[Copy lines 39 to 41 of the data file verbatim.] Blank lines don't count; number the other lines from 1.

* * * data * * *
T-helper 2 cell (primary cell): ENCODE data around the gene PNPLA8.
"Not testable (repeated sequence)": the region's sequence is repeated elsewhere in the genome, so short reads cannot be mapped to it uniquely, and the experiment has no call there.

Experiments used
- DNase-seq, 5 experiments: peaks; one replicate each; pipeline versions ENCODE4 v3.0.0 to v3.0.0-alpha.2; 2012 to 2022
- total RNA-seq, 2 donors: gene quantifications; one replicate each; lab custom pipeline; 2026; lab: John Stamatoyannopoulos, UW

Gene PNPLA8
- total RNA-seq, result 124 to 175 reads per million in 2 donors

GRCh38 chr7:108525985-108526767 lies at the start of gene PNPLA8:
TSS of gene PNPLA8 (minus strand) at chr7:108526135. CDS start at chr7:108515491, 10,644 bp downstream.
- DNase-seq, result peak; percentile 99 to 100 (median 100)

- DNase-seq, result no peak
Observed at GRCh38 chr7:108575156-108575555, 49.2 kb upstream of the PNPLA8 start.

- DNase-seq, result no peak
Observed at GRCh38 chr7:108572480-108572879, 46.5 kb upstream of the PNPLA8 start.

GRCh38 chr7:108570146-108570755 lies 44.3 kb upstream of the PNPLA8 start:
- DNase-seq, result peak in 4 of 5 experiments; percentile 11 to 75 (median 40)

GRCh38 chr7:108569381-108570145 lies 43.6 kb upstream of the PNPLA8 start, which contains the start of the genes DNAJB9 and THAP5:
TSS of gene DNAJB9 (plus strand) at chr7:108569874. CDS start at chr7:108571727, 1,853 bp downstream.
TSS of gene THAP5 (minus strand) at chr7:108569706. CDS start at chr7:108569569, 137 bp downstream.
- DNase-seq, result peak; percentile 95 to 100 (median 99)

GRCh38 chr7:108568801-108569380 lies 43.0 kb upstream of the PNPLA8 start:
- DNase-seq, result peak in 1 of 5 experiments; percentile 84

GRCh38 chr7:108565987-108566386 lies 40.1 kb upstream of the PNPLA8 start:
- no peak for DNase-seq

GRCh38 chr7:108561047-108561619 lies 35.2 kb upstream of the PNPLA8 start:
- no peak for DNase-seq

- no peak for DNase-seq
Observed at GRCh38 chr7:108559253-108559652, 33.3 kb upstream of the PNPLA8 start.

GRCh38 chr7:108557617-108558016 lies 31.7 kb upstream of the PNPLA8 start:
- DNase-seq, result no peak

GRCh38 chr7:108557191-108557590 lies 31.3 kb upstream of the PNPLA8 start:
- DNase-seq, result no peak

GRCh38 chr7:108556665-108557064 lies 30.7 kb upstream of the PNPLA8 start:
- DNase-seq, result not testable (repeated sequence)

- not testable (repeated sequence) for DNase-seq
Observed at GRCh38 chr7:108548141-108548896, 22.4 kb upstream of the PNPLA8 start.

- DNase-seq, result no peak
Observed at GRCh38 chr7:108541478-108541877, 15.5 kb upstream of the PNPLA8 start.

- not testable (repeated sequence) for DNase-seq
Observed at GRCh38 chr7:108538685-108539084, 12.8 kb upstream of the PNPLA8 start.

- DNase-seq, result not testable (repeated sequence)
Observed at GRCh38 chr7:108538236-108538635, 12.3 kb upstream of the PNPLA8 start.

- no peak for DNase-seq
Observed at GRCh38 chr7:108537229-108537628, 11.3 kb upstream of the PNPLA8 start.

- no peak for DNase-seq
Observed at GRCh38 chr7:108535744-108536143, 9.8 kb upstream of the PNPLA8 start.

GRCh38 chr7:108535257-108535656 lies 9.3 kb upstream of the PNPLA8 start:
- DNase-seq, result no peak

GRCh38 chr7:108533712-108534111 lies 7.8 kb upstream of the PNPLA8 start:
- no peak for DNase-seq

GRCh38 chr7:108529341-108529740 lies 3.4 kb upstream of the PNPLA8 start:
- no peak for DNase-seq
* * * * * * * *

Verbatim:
- not testable (repeated sequence) for DNase-seq
Observed at GRCh38 chr7:108538685-108539084, 12.8 kb upstream of the PNPLA8 start.

- DNase-seq, result not testable (repeated sequence)